Writing consistently is hard. Writing consistently interesting content is even harder, especially when you ghost write for other people. But whether you write under your own byline or not, blogging is for readers. Are you giving them what they’re coming for? How can you do it time and again? Aye, the answer lies within.
Having recently finished a 4500 word “Ultimate” Guide for X in 2013 (you know the type), ye olde cognitive resources are running a little low. I’d tell you all about it, but I shared it as a guest post, and it isn’t live yet so… another time. Anyhoo, what’s a writer to do?
My brains, they’s all mushy.
You’ve been there, right? Trying to assemble an interesting piece, but feeling like the ideas aren’t coming, you aren’t sure if you actually have anything fresh to say. Wondering what list of bullet points you can cobble together, what new angle is going to get your point across effectively. Let’s face it: so much has already been written, sometimes it seems there’s nothing left!
Case in point: Darren Rowse’s The Anatomy of a Better Blog Post is a compilation of more detailed posts that, together, constitute one heck of a resource page for writers. Not only is his article a truly useful reference itself, but each of the articles deliver a strong piece of advice. I’d have my work cut out for me were I trying to compete with that; if I did try to, I’d certainly fall short.
And he wrote that article in no time, simply curating content from his own site! It pays to publish good stuff in the first place, doesn’t it? I call that drawing on your back catalog of content, but I think Seth Godin said it first. He says lots of things first. Smart people manage to do that. A lot.
It’s better to be smart than industrious.
Lazy people love that sort of bon mot. So do I. If you’re here because you Googled “free blog content” you probably have similar sentiments. It’s not about a way out of hard work; it’s about realizing that hard work isn’t always sufficient to produce good writing.
Seth Godin proves, with one of the most widely read blogs in the world, that good ideas don’t need a lot of packaging. It doesn’t take but 30 seconds to find a powerful takeaway from Seth’s blog. Here’s one that’s highly applicable to our own business challenges as we grow Content BLVD:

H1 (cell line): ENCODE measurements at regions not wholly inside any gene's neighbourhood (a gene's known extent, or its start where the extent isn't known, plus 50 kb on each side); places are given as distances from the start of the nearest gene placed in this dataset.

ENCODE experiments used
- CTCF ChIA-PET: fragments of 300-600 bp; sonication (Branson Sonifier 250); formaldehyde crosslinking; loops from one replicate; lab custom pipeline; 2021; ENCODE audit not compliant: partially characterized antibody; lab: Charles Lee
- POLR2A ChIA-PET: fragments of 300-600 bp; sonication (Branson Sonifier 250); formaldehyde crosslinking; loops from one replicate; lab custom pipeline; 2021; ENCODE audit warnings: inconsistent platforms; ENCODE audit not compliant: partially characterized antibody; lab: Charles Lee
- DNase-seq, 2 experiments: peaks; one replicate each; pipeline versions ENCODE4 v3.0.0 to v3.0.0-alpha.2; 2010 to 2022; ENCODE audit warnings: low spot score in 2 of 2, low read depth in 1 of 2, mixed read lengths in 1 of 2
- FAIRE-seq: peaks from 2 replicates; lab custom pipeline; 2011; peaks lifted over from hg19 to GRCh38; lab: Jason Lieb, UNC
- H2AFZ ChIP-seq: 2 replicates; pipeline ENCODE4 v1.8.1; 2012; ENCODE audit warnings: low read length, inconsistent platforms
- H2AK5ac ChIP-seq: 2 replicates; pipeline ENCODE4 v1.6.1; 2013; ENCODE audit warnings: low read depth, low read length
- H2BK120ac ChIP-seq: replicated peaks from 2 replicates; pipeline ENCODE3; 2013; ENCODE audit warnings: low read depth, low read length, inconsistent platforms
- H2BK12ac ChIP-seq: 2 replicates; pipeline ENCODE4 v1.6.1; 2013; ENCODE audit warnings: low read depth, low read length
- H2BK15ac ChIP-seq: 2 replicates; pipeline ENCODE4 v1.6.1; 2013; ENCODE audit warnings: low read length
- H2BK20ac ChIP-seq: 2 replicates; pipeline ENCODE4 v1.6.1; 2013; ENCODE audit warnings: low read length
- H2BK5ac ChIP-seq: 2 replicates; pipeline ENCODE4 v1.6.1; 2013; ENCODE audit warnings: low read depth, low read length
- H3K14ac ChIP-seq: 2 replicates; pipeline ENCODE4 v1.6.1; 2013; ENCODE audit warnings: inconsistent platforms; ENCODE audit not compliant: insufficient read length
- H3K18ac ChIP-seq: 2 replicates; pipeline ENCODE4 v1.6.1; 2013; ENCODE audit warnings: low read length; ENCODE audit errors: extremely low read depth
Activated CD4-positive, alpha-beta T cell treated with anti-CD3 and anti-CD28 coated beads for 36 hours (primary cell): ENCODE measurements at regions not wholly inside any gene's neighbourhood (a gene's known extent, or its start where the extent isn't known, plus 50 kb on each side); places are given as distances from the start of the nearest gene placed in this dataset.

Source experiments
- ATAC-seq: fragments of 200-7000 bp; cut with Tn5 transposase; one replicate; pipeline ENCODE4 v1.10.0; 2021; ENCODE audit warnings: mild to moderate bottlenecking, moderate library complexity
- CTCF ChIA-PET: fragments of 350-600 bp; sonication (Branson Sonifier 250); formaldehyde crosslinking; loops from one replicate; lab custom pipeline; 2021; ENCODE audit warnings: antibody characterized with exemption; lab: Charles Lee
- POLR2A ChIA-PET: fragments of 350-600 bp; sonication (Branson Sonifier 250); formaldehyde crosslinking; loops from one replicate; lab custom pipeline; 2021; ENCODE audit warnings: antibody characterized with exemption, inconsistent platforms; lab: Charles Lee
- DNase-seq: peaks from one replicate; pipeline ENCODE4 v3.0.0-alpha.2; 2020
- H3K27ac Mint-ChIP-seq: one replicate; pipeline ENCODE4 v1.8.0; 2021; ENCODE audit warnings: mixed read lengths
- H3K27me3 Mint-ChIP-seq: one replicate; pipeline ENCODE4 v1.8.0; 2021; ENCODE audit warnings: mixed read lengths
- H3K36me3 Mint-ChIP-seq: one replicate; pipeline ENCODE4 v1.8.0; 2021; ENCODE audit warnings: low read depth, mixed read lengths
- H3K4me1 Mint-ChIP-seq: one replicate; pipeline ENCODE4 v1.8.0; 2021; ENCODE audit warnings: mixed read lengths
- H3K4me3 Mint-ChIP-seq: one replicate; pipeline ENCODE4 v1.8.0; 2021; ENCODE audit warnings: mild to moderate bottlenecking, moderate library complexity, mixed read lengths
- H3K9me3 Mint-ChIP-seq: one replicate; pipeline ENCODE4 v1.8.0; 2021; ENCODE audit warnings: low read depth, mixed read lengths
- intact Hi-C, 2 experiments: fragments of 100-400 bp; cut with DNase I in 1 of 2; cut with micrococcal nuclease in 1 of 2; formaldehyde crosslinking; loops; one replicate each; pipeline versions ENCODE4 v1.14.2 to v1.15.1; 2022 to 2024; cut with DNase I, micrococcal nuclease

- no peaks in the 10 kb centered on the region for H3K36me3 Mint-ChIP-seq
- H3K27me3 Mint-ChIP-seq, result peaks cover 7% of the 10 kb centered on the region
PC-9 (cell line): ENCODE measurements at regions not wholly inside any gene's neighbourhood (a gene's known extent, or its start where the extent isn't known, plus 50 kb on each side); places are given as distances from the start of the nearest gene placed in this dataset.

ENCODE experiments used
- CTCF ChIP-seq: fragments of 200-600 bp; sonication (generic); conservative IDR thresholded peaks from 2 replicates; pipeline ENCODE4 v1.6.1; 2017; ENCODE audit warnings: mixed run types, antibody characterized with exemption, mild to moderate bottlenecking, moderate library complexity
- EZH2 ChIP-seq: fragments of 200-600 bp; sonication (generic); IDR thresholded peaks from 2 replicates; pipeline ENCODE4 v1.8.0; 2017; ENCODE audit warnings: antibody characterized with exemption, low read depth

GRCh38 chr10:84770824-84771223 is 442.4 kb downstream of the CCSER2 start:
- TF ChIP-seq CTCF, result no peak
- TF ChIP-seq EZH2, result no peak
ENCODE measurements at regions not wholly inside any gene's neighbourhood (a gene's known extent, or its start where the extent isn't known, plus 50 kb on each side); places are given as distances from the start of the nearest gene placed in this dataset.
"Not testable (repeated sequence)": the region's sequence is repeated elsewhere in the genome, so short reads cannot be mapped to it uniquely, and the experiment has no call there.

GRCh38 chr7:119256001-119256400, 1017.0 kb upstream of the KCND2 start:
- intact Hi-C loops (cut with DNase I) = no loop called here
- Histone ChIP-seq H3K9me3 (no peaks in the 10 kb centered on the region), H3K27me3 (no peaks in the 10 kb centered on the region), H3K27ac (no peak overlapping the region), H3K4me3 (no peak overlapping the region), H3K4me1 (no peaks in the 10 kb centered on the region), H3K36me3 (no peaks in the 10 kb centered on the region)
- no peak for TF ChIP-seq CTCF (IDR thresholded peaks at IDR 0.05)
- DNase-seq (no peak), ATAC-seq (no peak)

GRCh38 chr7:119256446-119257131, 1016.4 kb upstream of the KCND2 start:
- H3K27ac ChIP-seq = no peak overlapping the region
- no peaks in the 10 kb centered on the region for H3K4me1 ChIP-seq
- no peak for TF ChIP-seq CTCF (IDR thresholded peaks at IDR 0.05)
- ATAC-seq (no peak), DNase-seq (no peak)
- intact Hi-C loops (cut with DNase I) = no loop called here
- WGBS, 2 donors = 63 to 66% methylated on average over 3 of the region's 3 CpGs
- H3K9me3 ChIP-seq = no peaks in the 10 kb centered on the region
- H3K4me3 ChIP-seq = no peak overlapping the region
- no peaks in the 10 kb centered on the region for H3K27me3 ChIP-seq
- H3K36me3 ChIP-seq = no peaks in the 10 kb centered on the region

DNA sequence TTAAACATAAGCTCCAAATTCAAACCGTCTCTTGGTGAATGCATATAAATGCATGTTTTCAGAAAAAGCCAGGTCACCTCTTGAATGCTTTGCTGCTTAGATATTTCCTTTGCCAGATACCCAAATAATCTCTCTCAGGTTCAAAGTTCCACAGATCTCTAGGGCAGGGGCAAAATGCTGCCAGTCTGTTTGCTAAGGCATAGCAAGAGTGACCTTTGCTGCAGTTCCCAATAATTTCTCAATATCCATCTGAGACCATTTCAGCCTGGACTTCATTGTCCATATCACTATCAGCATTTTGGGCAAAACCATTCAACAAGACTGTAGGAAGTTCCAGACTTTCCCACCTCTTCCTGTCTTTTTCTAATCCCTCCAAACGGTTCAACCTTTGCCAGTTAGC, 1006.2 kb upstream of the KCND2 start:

There is the mistake of overdoing the defense of the status quo, the error of investing too much time and energy in keeping things as they are.
And then there is the mistake made while inventing the future, the error of small experiments gone bad.
We are almost never hurt by the second kind of mistake and yet we persist in making the first kind, again and again.
Seth starts with a great idea. Then he stops. Which is (sort of) the point of this entire post…
Start with a great idea. Let the post follow.
Often, when writers produce poor articles, it’s by starting with a topic, not so much a real idea, which makes the writing harder than it needs to be and the writing typically worse. That’s a two-fer of stink-ola. It’s especially unpleasant if you’re trying to get paid to write, and the content just isn’t coming– or it does come and no one wants it because, well, it stinks.
When you’re thinking about what to write, let your post follow the idea. If you don’t have an idea, don’t start! Maybe you throw down an intro paragraph or a couple of lines to prime your creative juices, but if that One True Idea doesn’t materialize, your post will end up just an empty container, fashioned out of words. Writing an article doesn’t mean you actually said anything. Articles that don’t say anything are the worst kind.
The One Point Checklist: Have a Gold Nugget
So much blogging advice is about structure, not substance. While structure (headlines, subheadings, images, paragraphs…) will make your post more readable, substance is the only thing that makes it worth reading.
Unlike celebrities who can get away with blogging about nothing, you can’t. You are your post– it is all you have to be judged by, and it’s the only thing that gets you paid in the long run.
Do you know what’s in the picture at the top of this post? It’s understandable if you thought it was gold, but it’s not. It’s pyrite, otherwise known as fool’s gold. Don’t go fooling readers into thinking you have a real idea to share, only to deliver a worthless post-like page. That’s what happens when you try to wring out a topic when you don’t really have an idea to give readers as a gold nugget.
What’s the gold nugget you want to share with your readers? Make identifying it a part of your blogging checklist every time. People remember gold nuggets. People tweet gold nuggets. They come back to prospect for more. You only need ONE! Build your post around that and results will follow.